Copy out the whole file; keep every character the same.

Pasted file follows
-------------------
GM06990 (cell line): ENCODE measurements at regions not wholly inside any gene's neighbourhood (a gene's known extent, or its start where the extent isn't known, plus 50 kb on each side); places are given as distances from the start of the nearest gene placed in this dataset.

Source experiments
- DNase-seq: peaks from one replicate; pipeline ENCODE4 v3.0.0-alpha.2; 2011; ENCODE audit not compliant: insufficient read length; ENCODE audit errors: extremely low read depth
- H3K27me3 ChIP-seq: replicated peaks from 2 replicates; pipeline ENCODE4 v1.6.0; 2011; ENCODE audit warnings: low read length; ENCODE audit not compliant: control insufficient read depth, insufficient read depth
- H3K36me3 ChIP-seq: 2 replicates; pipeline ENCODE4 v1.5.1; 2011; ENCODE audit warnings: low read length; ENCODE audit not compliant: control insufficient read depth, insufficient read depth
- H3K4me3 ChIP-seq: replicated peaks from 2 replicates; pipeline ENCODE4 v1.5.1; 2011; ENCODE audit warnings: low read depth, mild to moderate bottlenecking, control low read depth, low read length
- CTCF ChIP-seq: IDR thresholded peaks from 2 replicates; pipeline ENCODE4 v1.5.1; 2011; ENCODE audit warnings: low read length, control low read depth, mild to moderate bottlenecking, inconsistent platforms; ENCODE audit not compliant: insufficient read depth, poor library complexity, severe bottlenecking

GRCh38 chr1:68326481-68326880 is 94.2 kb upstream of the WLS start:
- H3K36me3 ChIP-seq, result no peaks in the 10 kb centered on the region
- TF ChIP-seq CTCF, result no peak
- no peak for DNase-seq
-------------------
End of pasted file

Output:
GM06990 (cell line): ENCODE measurements at regions not wholly inside any gene's neighbourhood (a gene's known extent, or its start where the extent isn't known, plus 50 kb on each side); places are given as distances from the start of the nearest gene placed in this dataset.

Source experiments
- DNase-seq: peaks from one replicate; pipeline ENCODE4 v3.0.0-alpha.2; 2011; ENCODE audit not compliant: insufficient read length; ENCODE audit errors: extremely low read depth
- H3K27me3 ChIP-seq: replicated peaks from 2 replicates; pipeline ENCODE4 v1.6.0; 2011; ENCODE audit warnings: low read length; ENCODE audit not compliant: control insufficient read depth, insufficient read depth
- H3K36me3 ChIP-seq: 2 replicates; pipeline ENCODE4 v1.5.1; 2011; ENCODE audit warnings: low read length; ENCODE audit not compliant: control insufficient read depth, insufficient read depth
- H3K4me3 ChIP-seq: replicated peaks from 2 replicates; pipeline ENCODE4 v1.5.1; 2011; ENCODE audit warnings: low read depth, mild to moderate bottlenecking, control low read depth, low read length
- CTCF ChIP-seq: IDR thresholded peaks from 2 replicates; pipeline ENCODE4 v1.5.1; 2011; ENCODE audit warnings: low read length, control low read depth, mild to moderate bottlenecking, inconsistent platforms; ENCODE audit not compliant: insufficient read depth, poor library complexity, severe bottlenecking

GRCh38 chr1:68326481-68326880 is 94.2 kb upstream of the WLS start:
- H3K36me3 ChIP-seq, result no peaks in the 10 kb centered on the region
- TF ChIP-seq CTCF, result no peak
- no peak for DNase-seq